Social Customs And Traditions In Korea
Customs And Traditions, Books On Customs
Family Customs in Korea
The vast changes that have swept Asia and the rest of the world in the latter half of the
20th century have naturally been felt in the day-to-day lifestyle of every Korean.
Traditional customs and more have undergone a great deal of change due to the rapid
modernization of society. Despite these changes, however, there are those who maintain
that Korea, for all its high-rise buildings, is still one of the most Confucian nations in
In the past, several generations often lived together, and
many children were desired for the future stability and security of the family. It was not
unusual for the number of people sharing one house to total a dozen people or more. In
recent years, however, the move to urban areas and popularity of new apartment-type
housing has meant that newly married couples tend to live on their own instead of sharing
quarters with other family members. This trend has given rise to an increasing number of
nuclear families in Korea.
Traditionally, the eldest male of a family was regarded as
the source of supreme authority. All family members were expected to do what was ordered
or desired by him. Strict instruction were to be obeyed without protest. It would have
been unthinkable for children or grandchildren to place themselves in opposition to the
wishes of their elders. Obedience to one's superiors was deemed natural; in addition,
filial piety in particular was viewed as the most revered of all Confucian virtues. On the
other hand, it was understood that the patriarch of the family would be fair in all
matters relating to the discipline of family members.
The adage that a man must first seek his own development and
manage his family properly before he can seek to govern others reflects the principle
tenet behind the ideal of the Confucian social order.
Under this system, man has traditionally been given the responsibility of representing,
supporting and protecting his family. If he cannot wield this power and exercise his
leadership role wisely, he loses face as the head of the family. Order at home is
maintained through the principle of hierarchy in which children must obey parents, the
wife the husband, the servants the master.
Traditionally, the concept of filial piety was even reflected
in Korean speech. The Korean language is endowed with a complicated and elaborate
honorific system. Depending upon who the speaker is talking to, different word and verb
usages are applied, which accurately reflect his or her social standing with regard to the
The individual Korean house, new or old, is built to protect its inhabitants from outside
elements. Generally speaking, it is somewhat low, with relatively small rooms and not many
doors or windows. Some of the rooms have ondol floors which are heated from under the
floor. This system of heating is so ingrained in Korean life that even the most
fashionable, Western-style houses built in recent years are, with few exceptions, provided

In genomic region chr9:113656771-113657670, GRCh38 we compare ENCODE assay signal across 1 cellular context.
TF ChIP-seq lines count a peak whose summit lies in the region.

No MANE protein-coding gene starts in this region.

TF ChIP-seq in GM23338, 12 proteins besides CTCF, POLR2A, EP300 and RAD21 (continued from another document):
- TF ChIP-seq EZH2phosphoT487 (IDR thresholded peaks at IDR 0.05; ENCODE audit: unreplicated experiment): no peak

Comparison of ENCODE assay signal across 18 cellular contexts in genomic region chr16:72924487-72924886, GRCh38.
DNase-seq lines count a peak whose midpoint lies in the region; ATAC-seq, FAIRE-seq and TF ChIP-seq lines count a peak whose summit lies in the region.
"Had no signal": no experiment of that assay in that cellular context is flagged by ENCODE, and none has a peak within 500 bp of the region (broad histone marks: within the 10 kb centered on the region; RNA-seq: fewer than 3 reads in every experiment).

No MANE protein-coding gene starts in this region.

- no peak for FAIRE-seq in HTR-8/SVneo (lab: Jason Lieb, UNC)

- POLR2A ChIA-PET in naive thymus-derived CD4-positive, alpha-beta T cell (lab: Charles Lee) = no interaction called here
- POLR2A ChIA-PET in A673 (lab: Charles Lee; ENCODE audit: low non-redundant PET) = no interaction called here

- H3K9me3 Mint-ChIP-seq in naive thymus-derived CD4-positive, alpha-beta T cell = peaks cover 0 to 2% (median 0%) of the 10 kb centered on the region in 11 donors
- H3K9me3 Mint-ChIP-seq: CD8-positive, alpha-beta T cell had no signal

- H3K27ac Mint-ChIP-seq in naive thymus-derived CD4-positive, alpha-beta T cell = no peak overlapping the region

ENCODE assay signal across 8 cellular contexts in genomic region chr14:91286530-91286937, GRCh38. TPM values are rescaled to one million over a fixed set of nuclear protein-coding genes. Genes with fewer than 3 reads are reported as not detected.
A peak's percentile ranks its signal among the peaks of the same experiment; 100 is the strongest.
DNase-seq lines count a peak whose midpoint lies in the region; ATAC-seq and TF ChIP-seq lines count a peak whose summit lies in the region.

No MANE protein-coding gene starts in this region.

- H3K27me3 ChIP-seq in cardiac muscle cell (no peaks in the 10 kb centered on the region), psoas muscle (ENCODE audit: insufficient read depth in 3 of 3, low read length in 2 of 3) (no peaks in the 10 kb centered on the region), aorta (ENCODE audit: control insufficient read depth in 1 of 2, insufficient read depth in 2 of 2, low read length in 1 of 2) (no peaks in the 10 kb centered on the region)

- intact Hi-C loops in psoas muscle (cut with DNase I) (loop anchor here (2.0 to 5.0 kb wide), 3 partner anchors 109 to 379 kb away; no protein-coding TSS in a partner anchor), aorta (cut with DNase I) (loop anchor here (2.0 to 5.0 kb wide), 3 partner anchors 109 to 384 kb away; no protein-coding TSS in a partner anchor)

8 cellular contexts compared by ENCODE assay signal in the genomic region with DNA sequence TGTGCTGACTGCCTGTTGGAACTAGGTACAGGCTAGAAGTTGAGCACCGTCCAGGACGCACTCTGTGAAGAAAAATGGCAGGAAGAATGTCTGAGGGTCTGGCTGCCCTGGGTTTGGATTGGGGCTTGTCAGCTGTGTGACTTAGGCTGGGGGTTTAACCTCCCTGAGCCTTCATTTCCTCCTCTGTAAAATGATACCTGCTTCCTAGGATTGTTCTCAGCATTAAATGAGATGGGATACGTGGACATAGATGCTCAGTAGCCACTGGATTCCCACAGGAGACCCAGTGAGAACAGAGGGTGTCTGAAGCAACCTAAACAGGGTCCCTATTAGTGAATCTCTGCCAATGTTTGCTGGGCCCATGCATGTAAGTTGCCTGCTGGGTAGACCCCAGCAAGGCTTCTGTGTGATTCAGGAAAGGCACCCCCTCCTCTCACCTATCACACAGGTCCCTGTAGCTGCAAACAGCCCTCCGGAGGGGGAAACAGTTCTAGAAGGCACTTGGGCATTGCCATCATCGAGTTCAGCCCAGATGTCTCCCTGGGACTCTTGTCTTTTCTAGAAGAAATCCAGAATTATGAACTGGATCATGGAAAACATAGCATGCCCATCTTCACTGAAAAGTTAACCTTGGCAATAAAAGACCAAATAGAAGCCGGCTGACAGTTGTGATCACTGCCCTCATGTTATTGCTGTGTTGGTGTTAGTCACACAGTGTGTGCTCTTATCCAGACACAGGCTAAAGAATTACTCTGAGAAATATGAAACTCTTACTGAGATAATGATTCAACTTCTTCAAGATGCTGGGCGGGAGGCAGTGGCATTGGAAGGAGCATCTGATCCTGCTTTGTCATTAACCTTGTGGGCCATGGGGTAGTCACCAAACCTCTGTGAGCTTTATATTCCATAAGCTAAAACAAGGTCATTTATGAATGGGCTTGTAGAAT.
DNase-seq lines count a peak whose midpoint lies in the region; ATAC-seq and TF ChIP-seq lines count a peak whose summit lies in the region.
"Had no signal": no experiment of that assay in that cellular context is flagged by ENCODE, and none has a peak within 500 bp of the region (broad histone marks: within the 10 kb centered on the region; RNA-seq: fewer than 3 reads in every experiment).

with a few rooms that are heated through the floor. Likewise, many Koreans still prefer to
sit and sleep on cushions and thick mats on the floor.
In a traditional Korean home, there is little furniture and seating is on the floor.
Bedrooms and dining rooms were not distinguished; a living room also functioned as a
sleeping and eating room. The room (anbang) used by the women of the house was located at
the back of the house and was used as a place for family gatherings. Not surprisingly,
this room was also equipped with wardrobes, bedding and other domestic paraphernalia. The
master of the house, by contrast, inhabited the front part (sarangbang) of the house which
was also used as a reception room for guests. If he was an educated man, his rooms were
equipped with a desk, shelves, books and a few cushions.
The traditional Korean dress, called hanbok, is more
comfortable and suitable to the traditional ondol lifestyle. Still today, many Koreans,
particularly men, put on these traditional clothes after returning home in the evening
from work. Western style dress is usually reserved as outdoor wear. However, on special
holidays like Ch'usok and New Year's Day, the entire family dress up in their finest
Mealtimes at home bring the entire family together. The main dish is rice to which chapkok
or grains such as barley, millet and/or a variety of beans are often added. Soup is always
served and kimchi, a spicy, fermented cabbage, is invariably a side dish. Soy sauce, dried
pepper, red pepper paste and toenjang, or bean paste, are used for seasoning.
Koreans like traditional rice-based wine and enjoy drinks before meals. Entertaining
guests with traditional wine is customary. Although the repeated request to fill up an
empty or half-empty glass might be viewed as an annoyance by as Westerner, Koreans who are
not asked to fill their cup frequently would think it very rude on the part of the host.
Reciprocity in sharing wine in a congenial atmosphere is important to Koreans. During
these gatherings, the hierarchy of social relations between members of the part is still
maintained. Younger members of inferiors are not allowed to drink or smoke in front of
Korean Customs Among Kinship Groups
Among Koreans there is a strong bond between relatives and clan members. Adhering to
traditional family-centered principles, the extended family in Korea is the first place to